Wider Horizons

Payden Olsen Vair (General Studies student 2018) entered the Makuhari Messe stadium in Tokyo, Japan, last August, proudly wearing Canada’s colours and ready to play the biggest game of her life.

She felt nerves, of course. Team Canada was about to open the round robin against archrival Brazil, then ranked fourth in the world. Every point would be critical. Medals were on the line, and an opening win against Brazil would be huge for the team’s goal of reaching the podium.

Even with no fans in attendance and an eerily quiet arena, Vair felt pressure, too. After all, she was wearing the maple leaf on the world’s biggest stage. In her mind, she could hear the cheers from supporters staying up late to watch the team back home, and she knew thousands more would be watching the replay later in prime time.

As a serving sub for the team, Vair knew she had to be ready. Her number could be called at any moment. So, she focused on the moment.

She was about to make her debut at the Paralympics as a member of Team Canada’s sitting volleyball team. She wasn’t thinking of the moments that came before –  about being named the Kodiaks women’s soccer rookie of the year at the end of her first season in 2017. She didn’t think back to the summer of 2018, when she woke up in a grey hospital room and started her recovery from a life-threatening lawn mower accident. And she didn’t think of the work it took to adapt to a new prosthetic right leg, to learn to walk again, and to wonder if and when she would be able to play sports again.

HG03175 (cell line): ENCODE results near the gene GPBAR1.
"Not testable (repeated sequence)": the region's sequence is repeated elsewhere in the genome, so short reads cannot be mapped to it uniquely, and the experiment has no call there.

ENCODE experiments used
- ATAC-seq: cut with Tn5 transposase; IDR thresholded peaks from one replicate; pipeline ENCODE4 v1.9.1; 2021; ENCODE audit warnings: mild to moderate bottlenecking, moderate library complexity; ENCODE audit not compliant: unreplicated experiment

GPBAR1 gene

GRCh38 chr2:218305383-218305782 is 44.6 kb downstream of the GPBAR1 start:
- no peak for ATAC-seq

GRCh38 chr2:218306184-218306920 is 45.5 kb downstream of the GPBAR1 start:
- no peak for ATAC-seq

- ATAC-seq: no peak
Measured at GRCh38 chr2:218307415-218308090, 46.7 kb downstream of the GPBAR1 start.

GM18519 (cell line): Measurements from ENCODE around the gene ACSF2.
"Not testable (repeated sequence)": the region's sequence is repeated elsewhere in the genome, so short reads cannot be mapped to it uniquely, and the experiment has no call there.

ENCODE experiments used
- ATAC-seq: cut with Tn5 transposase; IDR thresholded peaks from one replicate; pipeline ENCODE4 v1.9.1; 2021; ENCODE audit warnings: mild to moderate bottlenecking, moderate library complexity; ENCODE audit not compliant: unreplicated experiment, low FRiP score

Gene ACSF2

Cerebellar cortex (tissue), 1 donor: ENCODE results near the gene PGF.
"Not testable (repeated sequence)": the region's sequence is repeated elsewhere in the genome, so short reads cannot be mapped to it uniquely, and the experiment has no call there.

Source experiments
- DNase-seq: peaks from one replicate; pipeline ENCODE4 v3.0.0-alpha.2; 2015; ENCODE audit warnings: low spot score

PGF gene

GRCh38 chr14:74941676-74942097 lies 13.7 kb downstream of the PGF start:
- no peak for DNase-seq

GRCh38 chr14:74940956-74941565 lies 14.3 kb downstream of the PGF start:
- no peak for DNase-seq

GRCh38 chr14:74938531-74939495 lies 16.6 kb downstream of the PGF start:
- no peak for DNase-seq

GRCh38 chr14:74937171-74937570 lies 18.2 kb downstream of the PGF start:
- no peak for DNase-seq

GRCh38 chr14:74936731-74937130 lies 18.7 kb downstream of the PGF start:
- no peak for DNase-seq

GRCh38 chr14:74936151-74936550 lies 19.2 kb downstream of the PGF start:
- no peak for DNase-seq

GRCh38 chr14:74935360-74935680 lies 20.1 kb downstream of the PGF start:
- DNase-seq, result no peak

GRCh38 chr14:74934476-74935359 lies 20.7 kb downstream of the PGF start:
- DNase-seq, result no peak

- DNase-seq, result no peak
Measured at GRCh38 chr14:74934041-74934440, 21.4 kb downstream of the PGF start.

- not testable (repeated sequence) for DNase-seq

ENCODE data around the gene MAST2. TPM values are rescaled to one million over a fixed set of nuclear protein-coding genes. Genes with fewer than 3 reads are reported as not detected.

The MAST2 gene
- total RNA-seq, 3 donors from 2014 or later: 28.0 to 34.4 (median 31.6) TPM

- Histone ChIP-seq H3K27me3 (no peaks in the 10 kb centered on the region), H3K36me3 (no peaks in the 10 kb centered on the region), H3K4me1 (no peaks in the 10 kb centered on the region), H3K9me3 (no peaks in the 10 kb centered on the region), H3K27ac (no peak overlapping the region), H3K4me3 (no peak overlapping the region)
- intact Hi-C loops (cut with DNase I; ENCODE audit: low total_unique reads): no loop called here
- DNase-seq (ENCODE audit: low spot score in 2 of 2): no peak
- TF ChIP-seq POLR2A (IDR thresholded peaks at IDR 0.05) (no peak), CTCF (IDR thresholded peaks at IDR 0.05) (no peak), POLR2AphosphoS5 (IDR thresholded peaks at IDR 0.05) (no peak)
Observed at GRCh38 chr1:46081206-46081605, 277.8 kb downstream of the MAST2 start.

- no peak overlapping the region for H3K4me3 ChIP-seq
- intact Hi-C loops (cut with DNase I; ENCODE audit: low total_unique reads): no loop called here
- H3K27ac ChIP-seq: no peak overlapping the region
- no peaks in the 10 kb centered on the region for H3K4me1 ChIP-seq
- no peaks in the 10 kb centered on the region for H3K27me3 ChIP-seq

As Vair stepped onto the court in Tokyo, she thought of nothing but representing her country and giving her all. That was the moment that mattered most.